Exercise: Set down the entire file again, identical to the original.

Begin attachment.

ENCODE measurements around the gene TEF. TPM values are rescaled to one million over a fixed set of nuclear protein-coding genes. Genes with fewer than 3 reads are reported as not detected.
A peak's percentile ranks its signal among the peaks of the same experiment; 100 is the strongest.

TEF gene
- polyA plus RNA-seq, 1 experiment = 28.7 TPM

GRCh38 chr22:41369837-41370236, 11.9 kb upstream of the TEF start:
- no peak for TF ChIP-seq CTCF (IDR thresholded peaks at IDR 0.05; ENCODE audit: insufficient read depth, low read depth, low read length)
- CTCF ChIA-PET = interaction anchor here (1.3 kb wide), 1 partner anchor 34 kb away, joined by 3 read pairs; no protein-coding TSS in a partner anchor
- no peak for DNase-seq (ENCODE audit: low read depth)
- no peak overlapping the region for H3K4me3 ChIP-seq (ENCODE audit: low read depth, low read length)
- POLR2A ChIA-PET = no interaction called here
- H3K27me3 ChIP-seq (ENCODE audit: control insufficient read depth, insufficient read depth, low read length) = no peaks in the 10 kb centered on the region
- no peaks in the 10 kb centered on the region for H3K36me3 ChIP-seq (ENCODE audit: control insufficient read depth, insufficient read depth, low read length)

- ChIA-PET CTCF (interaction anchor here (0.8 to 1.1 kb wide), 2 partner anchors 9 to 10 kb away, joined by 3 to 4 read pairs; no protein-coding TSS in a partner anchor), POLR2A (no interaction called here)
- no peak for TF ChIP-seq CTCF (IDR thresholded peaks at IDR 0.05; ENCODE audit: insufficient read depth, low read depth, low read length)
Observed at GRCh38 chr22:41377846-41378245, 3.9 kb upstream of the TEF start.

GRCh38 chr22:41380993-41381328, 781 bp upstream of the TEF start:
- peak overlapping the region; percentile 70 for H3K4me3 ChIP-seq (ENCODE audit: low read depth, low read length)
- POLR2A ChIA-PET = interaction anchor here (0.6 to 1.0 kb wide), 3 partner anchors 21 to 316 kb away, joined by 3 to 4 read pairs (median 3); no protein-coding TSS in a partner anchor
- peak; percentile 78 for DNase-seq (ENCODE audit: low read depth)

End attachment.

ENCODE measurements around the gene TEF. TPM values are rescaled to one million over a fixed set of nuclear protein-coding genes. Genes with fewer than 3 reads are reported as not detected.
A peak's percentile ranks its signal among the peaks of the same experiment; 100 is the strongest.

TEF gene
- polyA plus RNA-seq, 1 experiment = 28.7 TPM

GRCh38 chr22:41369837-41370236, 11.9 kb upstream of the TEF start:
- no peak for TF ChIP-seq CTCF (IDR thresholded peaks at IDR 0.05; ENCODE audit: insufficient read depth, low read depth, low read length)
- CTCF ChIA-PET = interaction anchor here (1.3 kb wide), 1 partner anchor 34 kb away, joined by 3 read pairs; no protein-coding TSS in a partner anchor
- no peak for DNase-seq (ENCODE audit: low read depth)
- no peak overlapping the region for H3K4me3 ChIP-seq (ENCODE audit: low read depth, low read length)
- POLR2A ChIA-PET = no interaction called here
- H3K27me3 ChIP-seq (ENCODE audit: control insufficient read depth, insufficient read depth, low read length) = no peaks in the 10 kb centered on the region
- no peaks in the 10 kb centered on the region for H3K36me3 ChIP-seq (ENCODE audit: control insufficient read depth, insufficient read depth, low read length)

- ChIA-PET CTCF (interaction anchor here (0.8 to 1.1 kb wide), 2 partner anchors 9 to 10 kb away, joined by 3 to 4 read pairs; no protein-coding TSS in a partner anchor), POLR2A (no interaction called here)
- no peak for TF ChIP-seq CTCF (IDR thresholded peaks at IDR 0.05; ENCODE audit: insufficient read depth, low read depth, low read length)
Observed at GRCh38 chr22:41377846-41378245, 3.9 kb upstream of the TEF start.

GRCh38 chr22:41380993-41381328, 781 bp upstream of the TEF start:
- peak overlapping the region; percentile 70 for H3K4me3 ChIP-seq (ENCODE audit: low read depth, low read length)
- POLR2A ChIA-PET = interaction anchor here (0.6 to 1.0 kb wide), 3 partner anchors 21 to 316 kb away, joined by 3 to 4 read pairs (median 3); no protein-coding TSS in a partner anchor
- peak; percentile 78 for DNase-seq (ENCODE audit: low read depth)